How To Build a Blog with WordPress and Gatsby (3 Part Series)
Note: This is part one in a series of posts about Gatsby.js and WordPress. You can find Part Two here.
Ever wondered how to use Gatsby js with WordPress? This post will cover everything you need to know about getting WordPress ready for a Gatsby site.
In a previous post, we spoke about using React js to build a front-end for a WordPress site. We talked about a simple setup to do this, but also mentioned some drawbacks to doing this.
One such drawback is the difficulties faced when trying to rank for SEO, because search engine crawlers have a hard time indexing information being loaded into React. I mentioned briefly that there are ways around this and one of these ways is Gatsby.js.
In this series of blog posts, we'll be talking about how to build a Gatsby js site with a WordPress back-end. The aim of the setup is to allow non-developer users to make changes on their website while allowing developers to use a fast, modern, and enjoyable tool to build with.
When I made my last post about using React js with WordPress, a few people asked why one might do such a thing?
There are a few reasons that creating a separate front-end in React js is beneficial:
First, it really allows a lot of customization for the developer to choose tools that will a) benefit the site most and b) create an enjoyable development experience. And let's be honest, as developers aren't we all looking for better dev experience?
Second, I believe that plugins are a double-edged sword. They allow some cool functionality which otherwise wouldn't exist for non-coders, but people get slap-happy with them and start putting them on. I've seen sites with more than 60 plugins activated at once and they wondered why their site was so slow! Having 60 different plugins could mean having a ridiculous amount of http requests being sent because each plugin is loading a new library. Using a separate front-end means the developer is in control of this. It does mean that the client will have to pay to have some changes made, but at the same time it will ensure that the site is staying optimized and that a developer can make the change without adding a bunch of unnecessary junk.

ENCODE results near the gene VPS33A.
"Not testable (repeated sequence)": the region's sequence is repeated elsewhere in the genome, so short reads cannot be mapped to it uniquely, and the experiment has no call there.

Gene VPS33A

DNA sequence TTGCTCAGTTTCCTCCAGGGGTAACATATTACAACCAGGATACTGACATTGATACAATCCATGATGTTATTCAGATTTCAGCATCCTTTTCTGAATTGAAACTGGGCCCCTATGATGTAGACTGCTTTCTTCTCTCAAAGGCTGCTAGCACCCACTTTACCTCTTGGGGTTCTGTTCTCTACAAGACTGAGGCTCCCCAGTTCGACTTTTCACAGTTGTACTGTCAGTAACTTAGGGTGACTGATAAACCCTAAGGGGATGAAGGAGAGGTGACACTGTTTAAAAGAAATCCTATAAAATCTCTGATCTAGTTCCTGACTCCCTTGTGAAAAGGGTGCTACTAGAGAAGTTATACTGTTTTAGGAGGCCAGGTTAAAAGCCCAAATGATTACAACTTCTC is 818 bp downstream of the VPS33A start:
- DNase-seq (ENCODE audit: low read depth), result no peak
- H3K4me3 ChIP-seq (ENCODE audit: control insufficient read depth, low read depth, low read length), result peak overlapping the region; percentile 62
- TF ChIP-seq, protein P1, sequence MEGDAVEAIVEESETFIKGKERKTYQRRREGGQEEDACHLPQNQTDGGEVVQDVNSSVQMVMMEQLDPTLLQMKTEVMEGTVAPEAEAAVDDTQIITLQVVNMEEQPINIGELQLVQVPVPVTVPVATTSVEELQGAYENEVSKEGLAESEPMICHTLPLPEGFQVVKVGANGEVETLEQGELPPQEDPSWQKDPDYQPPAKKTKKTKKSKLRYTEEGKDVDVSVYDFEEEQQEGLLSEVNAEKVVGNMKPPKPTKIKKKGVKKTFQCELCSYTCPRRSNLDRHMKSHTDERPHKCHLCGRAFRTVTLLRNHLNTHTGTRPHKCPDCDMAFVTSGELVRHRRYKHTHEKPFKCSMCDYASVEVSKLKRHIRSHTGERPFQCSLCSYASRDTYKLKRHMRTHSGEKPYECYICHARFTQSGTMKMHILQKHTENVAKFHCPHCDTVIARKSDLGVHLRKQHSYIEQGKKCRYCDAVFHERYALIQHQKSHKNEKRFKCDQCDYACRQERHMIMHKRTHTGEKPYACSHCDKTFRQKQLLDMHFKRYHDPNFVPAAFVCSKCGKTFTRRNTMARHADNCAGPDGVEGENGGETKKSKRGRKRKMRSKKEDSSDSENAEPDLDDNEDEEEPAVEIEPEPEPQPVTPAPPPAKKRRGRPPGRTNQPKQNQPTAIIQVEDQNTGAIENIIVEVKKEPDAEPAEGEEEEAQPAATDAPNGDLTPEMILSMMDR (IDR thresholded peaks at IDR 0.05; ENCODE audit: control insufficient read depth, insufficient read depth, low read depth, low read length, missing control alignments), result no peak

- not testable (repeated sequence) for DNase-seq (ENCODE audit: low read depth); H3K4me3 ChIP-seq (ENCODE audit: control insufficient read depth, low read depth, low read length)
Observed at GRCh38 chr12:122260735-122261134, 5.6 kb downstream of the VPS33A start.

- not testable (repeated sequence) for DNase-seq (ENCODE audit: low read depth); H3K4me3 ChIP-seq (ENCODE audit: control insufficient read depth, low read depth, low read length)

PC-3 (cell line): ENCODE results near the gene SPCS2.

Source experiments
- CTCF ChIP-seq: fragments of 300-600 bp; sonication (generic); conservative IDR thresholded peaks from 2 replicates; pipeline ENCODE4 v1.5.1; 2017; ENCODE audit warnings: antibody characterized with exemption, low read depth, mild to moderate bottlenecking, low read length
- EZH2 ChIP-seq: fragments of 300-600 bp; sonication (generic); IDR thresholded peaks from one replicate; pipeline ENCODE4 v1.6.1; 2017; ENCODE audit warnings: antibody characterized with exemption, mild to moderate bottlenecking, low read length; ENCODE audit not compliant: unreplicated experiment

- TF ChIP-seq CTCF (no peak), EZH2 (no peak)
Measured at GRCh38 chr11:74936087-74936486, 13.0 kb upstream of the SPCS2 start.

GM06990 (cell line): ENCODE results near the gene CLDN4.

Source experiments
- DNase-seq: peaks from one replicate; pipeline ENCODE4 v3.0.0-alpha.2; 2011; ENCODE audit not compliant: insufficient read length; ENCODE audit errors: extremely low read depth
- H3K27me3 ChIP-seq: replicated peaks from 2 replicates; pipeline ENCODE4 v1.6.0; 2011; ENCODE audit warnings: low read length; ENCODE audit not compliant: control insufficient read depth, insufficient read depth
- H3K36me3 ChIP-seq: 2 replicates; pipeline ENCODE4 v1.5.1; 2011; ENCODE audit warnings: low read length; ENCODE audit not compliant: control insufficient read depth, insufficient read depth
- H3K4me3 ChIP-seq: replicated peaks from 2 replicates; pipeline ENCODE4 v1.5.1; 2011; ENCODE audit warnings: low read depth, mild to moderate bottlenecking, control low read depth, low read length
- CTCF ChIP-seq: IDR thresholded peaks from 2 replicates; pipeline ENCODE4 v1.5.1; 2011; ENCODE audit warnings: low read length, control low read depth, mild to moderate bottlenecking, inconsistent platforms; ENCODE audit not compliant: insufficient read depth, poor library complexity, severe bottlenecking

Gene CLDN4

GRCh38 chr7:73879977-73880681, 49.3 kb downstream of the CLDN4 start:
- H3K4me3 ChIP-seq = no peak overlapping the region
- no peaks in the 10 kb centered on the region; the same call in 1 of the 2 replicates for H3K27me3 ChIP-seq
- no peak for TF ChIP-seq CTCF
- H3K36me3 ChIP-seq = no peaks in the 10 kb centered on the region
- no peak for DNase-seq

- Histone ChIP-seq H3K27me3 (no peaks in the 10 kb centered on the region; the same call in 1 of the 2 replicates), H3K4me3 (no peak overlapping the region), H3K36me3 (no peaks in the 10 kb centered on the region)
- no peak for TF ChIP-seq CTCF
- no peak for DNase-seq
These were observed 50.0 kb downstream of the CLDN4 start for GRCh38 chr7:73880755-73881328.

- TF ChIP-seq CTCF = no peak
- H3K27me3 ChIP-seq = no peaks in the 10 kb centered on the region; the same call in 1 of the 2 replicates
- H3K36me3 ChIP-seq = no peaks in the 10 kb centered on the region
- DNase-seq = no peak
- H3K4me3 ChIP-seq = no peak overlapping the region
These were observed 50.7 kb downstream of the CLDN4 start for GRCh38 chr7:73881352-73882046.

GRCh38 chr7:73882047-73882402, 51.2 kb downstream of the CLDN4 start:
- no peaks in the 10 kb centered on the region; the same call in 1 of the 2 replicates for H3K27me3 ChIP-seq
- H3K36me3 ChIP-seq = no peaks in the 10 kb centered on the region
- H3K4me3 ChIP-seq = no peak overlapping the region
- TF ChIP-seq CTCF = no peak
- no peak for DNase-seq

Third, I've seen cases where the developer and designer create an amazing site for a client and then the client decides to start poking around trying to change something minute like font-size from 12px to 14px and ends up taking the whole site down. This is an extreme example, but it definitely happens. If the front-end is a totally separate entity, then the client doesn't have the ability to do so.
Finally, WordPress powers something like 1/3 of the internet. What this means is there's a lot of people who know how to figure out if a site is a WordPress site so they can hack it and steal information. They can write bots which check various pieces of information about the site and determine if it's a WordPress site. The benefit to using something like Gatsby js is that it creates static files at build time and serves the static html, so users and bots will never know there's a WordPress site managing the content.
Now that we've talked about why it is beneficial to use a setup like this, let's talk about what Gatsby.js is.
According to their site, "Gatsby is a free and open source framework based on React that helps developers build blazing fast websites and apps". In other words, it allows you to develop a website using React and just about any content source you want. Then at build time, it pulls in all of the data from the specified sources and turns your site into a bunch of static html files that are optimized for performance.
As a matter of fact, my portfolio site is built using Gatsby and markdown files. It's a great way to build performant websites in React without having to worry about crawlers being able to index your site. In addition, it's got some pretty awesome documentation and community around it.
Now let's get down to business...